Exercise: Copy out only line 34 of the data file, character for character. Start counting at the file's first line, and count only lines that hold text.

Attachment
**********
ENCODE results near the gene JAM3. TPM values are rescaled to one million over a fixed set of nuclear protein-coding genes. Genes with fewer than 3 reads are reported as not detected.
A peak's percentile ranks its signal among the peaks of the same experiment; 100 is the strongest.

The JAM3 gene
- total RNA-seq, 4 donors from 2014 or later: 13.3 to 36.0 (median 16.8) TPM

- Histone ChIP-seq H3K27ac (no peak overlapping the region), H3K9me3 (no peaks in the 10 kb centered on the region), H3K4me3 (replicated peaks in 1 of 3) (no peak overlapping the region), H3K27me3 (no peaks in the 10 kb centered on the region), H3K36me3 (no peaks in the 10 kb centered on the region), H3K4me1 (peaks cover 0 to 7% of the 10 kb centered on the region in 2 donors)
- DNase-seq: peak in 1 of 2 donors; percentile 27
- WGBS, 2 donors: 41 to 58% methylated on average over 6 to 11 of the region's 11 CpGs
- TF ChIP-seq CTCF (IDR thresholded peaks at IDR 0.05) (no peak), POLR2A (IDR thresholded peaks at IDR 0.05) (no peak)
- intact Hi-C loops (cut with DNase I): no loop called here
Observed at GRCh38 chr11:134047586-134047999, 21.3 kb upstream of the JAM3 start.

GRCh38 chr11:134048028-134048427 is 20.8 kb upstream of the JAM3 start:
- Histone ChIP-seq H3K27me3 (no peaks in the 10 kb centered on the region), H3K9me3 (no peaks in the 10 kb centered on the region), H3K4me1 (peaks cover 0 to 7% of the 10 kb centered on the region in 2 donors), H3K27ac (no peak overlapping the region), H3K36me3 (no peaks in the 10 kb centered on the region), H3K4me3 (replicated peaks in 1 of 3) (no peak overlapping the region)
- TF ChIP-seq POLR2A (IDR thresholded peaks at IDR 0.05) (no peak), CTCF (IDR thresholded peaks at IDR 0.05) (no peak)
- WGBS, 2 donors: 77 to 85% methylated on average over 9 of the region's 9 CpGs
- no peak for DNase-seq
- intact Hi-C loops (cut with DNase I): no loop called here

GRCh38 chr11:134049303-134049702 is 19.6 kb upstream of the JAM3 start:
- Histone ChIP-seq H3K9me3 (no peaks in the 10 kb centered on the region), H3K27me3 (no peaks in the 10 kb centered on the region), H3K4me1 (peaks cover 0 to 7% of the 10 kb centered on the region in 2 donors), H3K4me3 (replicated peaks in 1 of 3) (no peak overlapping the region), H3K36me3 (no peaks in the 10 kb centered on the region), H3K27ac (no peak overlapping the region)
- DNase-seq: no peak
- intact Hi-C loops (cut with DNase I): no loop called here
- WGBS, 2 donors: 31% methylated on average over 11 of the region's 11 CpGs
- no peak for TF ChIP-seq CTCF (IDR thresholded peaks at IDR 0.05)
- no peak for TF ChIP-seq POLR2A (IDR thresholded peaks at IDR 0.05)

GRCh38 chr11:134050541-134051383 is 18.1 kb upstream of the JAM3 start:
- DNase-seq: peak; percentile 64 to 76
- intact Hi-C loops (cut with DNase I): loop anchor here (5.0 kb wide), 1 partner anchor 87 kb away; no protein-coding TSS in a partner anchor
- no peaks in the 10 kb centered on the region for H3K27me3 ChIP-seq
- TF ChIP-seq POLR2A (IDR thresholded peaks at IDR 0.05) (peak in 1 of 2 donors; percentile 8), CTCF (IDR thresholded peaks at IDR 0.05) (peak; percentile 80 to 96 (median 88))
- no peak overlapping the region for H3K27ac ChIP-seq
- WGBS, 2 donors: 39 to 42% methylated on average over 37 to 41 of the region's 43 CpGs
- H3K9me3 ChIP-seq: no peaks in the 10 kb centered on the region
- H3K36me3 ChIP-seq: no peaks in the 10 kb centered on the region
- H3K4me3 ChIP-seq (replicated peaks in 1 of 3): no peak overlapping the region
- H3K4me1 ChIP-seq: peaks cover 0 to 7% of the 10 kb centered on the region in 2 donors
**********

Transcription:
- H3K4me1 ChIP-seq: peaks cover 0 to 7% of the 10 kb centered on the region in 2 donors